New hope for the future comes in the form of research findings that Alzheimer’s may be detectable up to 18 years before an official diagnosis.
Earlier detection could mean more opportunity for treatment.
The Mayo Clinic defines Alzheimer’s disease as “a progressive disease that destroys memory and other important mental functions. It’s the most common cause of dementia — a group of brain disorders that results in the loss of intellectual and social skills. These changes are severe enough to interfere with day-to-day life.”
Alzheimer’s afflicts an estimated 5.3 million Americans, mostly over the age of 65, but early-onset Alzheimer’s cases are growing. Almost a full two-thirds of people with Alzheimer’s are women.
It is the sixth leading cause of death in the U.S., and sadly up to 55 percent of people afflicted with the disease have not been told of their diagnosis.
Out of the top-ten causes of death in America, Alzheimer’s is the only one that cannot be slowed, prevented, or cured.
An incredible discovery for very early detection
Researchers from the Rush University Medical Center in Chicago discovered that signs associated with Alzheimer’s disease could be detectable up to 18 years before a patient is officially diagnosed.
They conducted a study with a participant group of 2,000 people with an average age of 73. All the participants were asked to complete thinking and memory tests every three years over a period of 18 years.
None of those participants had already been diagnosed with Alzheimer’s disease.
Study findings revealed that 17 percent (one in six) white participants and 23 percent (one in four) African-American participants did eventually develop Alzheimer’s.
Of most importance, they found that people who performed the worst on the thinking and memory tests from the first year were 10 times more likely to develop the disease.
Changes begin to show decades before the onset of Alzheimer’s
“The changes in thinking and memory that precede obvious symptoms of Alzheimer’s disease begin decades before,” said lead author Dr. Kumar Rajan, Ph.D., an assistant professor in the Department of Internal Medicine at the Rush University Medical Center in Chicago.
Rajan also pointed out that participants who performed badly in the early memory and thinking tests continued to struggle with them as time went on.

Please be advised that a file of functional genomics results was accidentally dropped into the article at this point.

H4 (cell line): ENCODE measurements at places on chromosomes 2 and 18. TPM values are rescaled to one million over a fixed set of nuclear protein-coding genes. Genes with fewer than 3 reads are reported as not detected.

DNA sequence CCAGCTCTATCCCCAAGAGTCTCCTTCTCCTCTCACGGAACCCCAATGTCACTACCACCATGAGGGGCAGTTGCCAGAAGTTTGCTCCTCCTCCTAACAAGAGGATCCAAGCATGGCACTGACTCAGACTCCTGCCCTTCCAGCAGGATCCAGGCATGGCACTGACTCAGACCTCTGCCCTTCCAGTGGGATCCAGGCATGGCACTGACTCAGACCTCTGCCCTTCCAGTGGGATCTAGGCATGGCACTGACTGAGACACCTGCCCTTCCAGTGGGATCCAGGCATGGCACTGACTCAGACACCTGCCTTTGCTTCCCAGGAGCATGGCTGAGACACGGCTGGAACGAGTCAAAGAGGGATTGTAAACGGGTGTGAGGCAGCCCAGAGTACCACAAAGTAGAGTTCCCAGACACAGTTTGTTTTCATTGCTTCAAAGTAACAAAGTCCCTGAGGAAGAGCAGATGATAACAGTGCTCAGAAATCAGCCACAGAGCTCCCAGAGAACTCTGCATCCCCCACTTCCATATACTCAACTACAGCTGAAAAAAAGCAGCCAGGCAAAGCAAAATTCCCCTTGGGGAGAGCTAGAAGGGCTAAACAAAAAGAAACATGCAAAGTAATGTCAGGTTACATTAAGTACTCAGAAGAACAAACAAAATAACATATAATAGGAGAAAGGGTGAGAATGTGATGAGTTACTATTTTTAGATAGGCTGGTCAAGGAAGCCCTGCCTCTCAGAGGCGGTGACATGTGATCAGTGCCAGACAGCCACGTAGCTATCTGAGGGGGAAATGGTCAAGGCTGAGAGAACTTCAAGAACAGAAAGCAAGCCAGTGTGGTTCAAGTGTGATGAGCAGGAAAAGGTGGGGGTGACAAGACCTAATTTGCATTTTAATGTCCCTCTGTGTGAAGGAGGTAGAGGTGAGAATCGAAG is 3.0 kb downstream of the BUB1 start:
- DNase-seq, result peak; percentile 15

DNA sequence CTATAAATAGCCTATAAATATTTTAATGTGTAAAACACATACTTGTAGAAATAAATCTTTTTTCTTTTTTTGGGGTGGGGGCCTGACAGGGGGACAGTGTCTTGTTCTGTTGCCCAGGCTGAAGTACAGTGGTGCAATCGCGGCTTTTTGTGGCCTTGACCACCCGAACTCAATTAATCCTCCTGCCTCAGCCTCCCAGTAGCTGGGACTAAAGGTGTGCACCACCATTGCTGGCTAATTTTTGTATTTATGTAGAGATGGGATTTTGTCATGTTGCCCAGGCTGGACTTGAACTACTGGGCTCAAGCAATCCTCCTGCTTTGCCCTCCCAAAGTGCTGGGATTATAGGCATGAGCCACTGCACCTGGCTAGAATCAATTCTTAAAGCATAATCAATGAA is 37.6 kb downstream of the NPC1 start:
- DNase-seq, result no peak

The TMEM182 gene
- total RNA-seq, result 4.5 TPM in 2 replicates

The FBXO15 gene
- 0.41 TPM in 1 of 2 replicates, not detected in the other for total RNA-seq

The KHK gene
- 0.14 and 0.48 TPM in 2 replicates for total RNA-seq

Previous research has only pinpointed signs of the disease between 10 and 12 years before the onset of obvious symptoms.
Future research needs to be geared towards younger age groups
According to Rajan, “While we cannot currently detect such changes in individuals at risk, we were able to observe them among a group of individuals who eventually developed dementia due to Alzheimer’s.”
“These underlying processes may have a very long duration,” said Rajan. “Efforts to successfully prevent the disease may well require a better understanding of these processes near middle age.”
Dr. Rajan indicated that future research should be directed at detecting Alzheimer’s disease in younger people, perhaps people in their forties and fifties.
“A general current concept is that in development of Alzheimer’s disease, certain physical and biologic changes precede memory and thinking impairment,” said Rajan. “If this is so, then these underlying processes may have a very long duration. Efforts to successfully prevent the disease may well require a better understanding of these processes near middle age.”
Other promising research for early detection
In separate research from the Harvard Medical School in Boston, scientists found a link between olfactory impairment and the loss of brain cell function that indicated a progression towards Alzheimer’s.
“We’re trying to be able to diagnose Alzheimer’s earlier and theoretically deliver drugs to people sooner,” said lead study author Matthew Growdon, a student at Harvard. “Think about cardiovascular disease as a paradigm; the idea is that we would find a way to control the risk factors [before the disease advances].”
The participants in Growdon’s study had higher levels of amyloid in their brains, as well as evidence of brain cell death in association with the loss of smell.
“This research shows that the University of Pennsylvania Smell Identification Test (UPSIT)/odor identification testing could theoretically be an affordable and quick screening test that could be followed up by more expensive, involved and accurate tests such as PET scans or cerebral spinal fluid studies,” said Growdon.